This is a post from Ludwig von Mises Institute:
Being a practicing investment professional with an open admiration for the Austrian School has often led to me being asked if I apply my "macro" beliefs to my investment methodology. My answer has always been a resounding no. One of the reasons is that being afflicted with an Austrian outlook can turn many a would-be investor into a permabear; if I were truly a hardcore advocate of Austrian investing, my only assets would be a shotgun and a bag of gold. And most important to a bookworm, I have never come across any writing that attempted to weld Austrian thought onto an investment framework — until now.
Joseph Calandro Jr., who among many other job titles is an insurance giant's risk manager, an author, and a professor at the University of Connecticut's MBA program, has just published Applied Value Investing. His book is an attempt to "adopt the modern Graham and Dodd approach and apply it in a variety of unique and practical ways" (p. xii), Graham and Dodd being, of course, the two gentlemen who wrote the book on stock-market investing, 1934's Security Analysis. He laments that many investment how-to guides "give great advice on what to do, but they do not tell you how to do it" (p. xix).
Mr. Calandro set out to remedy that shortfall and created a book that stands out from the crowd. To all those college kids who have ever asked me if I apply my "macro" beliefs to my investment methodology, I strongly suggest you pick up what Mr. Calandro has to offer. It is well written and worthwhile.
Coming in at an easy-breezy 230 pages, the bulk of the book is devoted to the use of the Graham-Dodd methodology to analyze a number of large-scale equity investments, among them Edward Lampert's 2004 acquisition of Sears and Warren Buffett's GEICO and Gen Re acquisitions. It is Buffett's investment acumen more than anyone else's that Mr. Calandro admires. Calandro shares the man's faith in the usefulness of the Graham-Dodd approach (which says it is possible to outperform the market over the long run) versus the "efficient market theory" (EMT, which states that you cannot).
Mr. Calandro quotes that great investor's quip: "From a selfish point of view, Grahamites should probably endow chairs to ensure the perpetual teaching of EMT" (p. 112). Mr. Buffett has gained prominence by personifying the fact that yes, Virginia, you can beat the market in the long run. Mr. Buffett excels at taking advantage of those who deny someone like him can exist.
It's the little things that make a life, and that amusing quote from Mr. Buffett highlights what, to me, is the surprising pleasure of this investment book — it does not read like an investment book. Mr. Calandro's style is easy on the eyes, informative, and (unlike far too many books of its kind) does not read as if it was written by a computer.
For instance, in the chapter on the Sears acquisition, Mr. Calandro takes a few moments to give a brief background on the history of the company, humanizing the story and inserting flesh and blood in between all the net asset value calculations. As a reader you appreciate the humanization, while as a professional you value the details. For his chosen genre, Mr. Calandro plays music for the masses.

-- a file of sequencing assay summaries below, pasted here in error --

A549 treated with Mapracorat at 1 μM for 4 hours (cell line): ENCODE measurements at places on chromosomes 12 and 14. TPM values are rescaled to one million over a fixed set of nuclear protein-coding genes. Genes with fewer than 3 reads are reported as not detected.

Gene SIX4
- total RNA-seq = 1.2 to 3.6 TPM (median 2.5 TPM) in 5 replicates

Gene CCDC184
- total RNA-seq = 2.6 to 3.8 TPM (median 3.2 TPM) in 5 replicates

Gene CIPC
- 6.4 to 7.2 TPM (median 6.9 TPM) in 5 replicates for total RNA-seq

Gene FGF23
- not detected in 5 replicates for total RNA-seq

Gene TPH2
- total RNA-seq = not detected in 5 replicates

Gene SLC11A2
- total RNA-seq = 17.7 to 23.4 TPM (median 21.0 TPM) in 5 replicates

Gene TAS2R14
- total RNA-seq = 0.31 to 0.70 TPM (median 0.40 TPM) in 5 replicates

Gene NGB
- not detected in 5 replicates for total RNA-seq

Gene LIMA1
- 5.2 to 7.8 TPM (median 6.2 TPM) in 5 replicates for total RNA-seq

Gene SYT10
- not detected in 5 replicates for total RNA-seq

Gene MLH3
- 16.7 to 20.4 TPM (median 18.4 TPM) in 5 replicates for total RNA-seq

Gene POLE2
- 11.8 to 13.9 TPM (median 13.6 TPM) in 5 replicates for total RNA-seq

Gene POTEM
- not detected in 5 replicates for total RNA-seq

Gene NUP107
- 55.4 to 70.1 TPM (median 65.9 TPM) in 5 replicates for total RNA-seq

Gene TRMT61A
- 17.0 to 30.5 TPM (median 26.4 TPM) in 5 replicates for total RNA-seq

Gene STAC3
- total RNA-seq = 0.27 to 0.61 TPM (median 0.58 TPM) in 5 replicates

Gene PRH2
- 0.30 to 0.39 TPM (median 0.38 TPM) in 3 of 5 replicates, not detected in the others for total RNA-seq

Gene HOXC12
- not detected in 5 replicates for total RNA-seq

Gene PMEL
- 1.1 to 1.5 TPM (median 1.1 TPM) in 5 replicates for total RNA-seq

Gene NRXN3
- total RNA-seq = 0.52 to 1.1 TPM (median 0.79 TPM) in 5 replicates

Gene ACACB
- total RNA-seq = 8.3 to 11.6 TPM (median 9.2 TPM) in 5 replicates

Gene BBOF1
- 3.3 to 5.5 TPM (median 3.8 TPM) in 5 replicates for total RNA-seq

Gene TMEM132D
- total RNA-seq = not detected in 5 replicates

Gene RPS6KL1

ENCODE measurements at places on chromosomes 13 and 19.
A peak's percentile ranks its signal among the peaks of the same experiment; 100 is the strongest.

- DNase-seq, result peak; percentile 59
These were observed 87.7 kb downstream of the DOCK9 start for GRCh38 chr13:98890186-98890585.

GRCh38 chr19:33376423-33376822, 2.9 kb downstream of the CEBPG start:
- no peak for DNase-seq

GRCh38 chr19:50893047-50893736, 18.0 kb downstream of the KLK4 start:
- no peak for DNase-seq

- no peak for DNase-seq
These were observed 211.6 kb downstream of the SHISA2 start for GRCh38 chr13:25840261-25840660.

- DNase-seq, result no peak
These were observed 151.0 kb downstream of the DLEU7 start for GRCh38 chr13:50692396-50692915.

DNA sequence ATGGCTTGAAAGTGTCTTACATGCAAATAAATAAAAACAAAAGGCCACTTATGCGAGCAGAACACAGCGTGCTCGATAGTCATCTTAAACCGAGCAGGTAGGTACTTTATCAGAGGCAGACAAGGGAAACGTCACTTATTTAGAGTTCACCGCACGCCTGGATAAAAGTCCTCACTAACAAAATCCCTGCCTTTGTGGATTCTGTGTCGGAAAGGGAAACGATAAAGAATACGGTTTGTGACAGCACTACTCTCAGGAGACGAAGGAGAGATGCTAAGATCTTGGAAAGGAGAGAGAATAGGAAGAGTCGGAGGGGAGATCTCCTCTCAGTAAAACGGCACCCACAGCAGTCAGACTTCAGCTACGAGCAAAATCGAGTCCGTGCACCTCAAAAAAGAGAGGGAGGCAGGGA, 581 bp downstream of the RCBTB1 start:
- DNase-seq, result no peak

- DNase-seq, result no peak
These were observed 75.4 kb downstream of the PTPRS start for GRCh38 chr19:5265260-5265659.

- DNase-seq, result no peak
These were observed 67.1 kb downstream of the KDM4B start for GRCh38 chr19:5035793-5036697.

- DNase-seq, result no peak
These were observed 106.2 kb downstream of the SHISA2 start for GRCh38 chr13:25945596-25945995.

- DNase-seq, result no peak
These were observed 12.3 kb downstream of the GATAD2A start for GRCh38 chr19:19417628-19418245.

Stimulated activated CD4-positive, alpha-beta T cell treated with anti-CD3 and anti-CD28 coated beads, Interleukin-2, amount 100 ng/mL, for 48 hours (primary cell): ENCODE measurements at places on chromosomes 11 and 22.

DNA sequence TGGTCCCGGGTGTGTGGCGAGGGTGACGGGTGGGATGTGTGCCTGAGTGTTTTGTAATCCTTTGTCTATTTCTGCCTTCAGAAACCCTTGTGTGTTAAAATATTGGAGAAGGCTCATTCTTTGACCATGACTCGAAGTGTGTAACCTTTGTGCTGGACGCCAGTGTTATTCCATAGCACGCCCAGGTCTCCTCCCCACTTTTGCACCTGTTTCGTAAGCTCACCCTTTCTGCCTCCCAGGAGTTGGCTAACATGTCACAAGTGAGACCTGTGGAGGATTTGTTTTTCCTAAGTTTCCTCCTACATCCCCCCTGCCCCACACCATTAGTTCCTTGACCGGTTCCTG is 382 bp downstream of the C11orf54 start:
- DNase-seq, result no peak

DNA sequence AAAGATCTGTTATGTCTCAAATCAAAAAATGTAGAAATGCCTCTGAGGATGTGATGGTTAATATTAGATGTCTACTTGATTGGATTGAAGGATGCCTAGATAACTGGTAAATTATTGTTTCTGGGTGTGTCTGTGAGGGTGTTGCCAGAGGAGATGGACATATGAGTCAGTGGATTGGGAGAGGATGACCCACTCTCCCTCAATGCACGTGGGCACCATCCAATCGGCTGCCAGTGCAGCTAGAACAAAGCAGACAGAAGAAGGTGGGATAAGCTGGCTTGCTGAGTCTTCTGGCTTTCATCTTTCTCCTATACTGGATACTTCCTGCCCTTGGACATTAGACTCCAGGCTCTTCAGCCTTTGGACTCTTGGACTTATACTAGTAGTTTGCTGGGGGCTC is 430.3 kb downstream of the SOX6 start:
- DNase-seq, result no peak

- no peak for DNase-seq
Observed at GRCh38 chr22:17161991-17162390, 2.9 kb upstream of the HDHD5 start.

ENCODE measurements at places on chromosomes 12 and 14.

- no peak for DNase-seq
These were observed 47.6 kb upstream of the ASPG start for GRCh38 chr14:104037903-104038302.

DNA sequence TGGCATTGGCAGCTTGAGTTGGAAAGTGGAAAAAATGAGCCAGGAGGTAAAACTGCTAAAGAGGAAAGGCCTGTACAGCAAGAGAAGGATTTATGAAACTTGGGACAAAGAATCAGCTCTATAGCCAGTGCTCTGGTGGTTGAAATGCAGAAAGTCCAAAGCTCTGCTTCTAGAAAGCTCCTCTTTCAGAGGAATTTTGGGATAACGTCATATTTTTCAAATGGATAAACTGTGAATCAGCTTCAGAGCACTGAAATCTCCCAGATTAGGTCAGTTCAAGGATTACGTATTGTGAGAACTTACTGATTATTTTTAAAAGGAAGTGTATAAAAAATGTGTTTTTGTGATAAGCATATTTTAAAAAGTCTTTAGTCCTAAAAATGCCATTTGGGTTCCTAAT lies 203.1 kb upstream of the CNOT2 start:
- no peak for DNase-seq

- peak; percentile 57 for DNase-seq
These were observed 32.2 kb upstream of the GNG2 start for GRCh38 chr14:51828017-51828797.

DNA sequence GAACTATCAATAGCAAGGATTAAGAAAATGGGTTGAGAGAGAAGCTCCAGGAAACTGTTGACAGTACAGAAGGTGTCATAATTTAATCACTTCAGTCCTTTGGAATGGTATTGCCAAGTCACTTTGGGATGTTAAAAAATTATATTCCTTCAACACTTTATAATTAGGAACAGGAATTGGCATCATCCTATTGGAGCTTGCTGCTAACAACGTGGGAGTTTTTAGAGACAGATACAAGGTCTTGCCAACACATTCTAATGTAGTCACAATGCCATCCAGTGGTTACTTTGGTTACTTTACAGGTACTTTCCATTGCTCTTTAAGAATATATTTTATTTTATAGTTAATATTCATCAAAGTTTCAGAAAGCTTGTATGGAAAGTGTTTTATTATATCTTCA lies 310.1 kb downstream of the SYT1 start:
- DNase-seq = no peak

Humanizing economics is standard fare for the Austrians, and this book, being Austrian influenced, lives and breathes. Among the seven chapters it is the fifth, "Macroanalysis, Opportunity Screening, and Value Investing" where the book holds, for me, its biggest contribution to the genre: it takes the "macro" outlook as step one.
Mr. Calandro holds that "it could be easier to 'buy during periods of pessimism and low prices' if you understand the macroeconomic reasons behind the pessimism" (p. 110). And he takes what is mistakenly called "the macro" and explains it using the Austrian view, which is decidedly (and mistakenly called) "micro." Since economics all starts with the individual, this approach makes perfect sense, avoids confusion, and saves time for video gaming.
Mr. Calandro laments that "the field of mainstream economics today is, in many ways, extremely troubled" (p. 227), which is a polite way of saying that all the PhD mathletes who have infested the profession haven't the slightest idea what they are talking about. To help investors out of the bog, Calandro borrows thoughts from sources diverse, from Robert Shiller to Charles Mackay. Calandro takes the reader through the different stages of the Austrian business cycle, which he divides into eight pieces using reflexive-market theory, Austrian Business Cycle Theory, Graham-and-Dodd insights, and a mix of technical and behavioral elements (p.138).
Mr. Calandro's university classes must be a pleasure: his explanatory style is designed, not to show you what a bright man he undoubtedly is, but to explain. He eschews showing off and, God forbid, comes down to a level at which the reader can walk away understanding where Calandro's coming from, rather than wondering what all that math had to do with anything. At one point, he bought me back to my MBA-student days studying the NASDAQ boom through the use of "price to hits" to justify the craziness. Calandro's use of the term fundamental substitutes gave me a laugh from memory. How many investment tomes have you read that managed that?
Mr. Calandro not only strives to teach a method to avoid the delusion, but to attempt to profit from the resultant cleaning out when the bubble bursts. "Fundamentally sound investments are often liquidated along with unprofitable ones," thus creating opportunities that "Graham and Dodd practitioners in particular can profit from" (p.120).
And this book will show you how.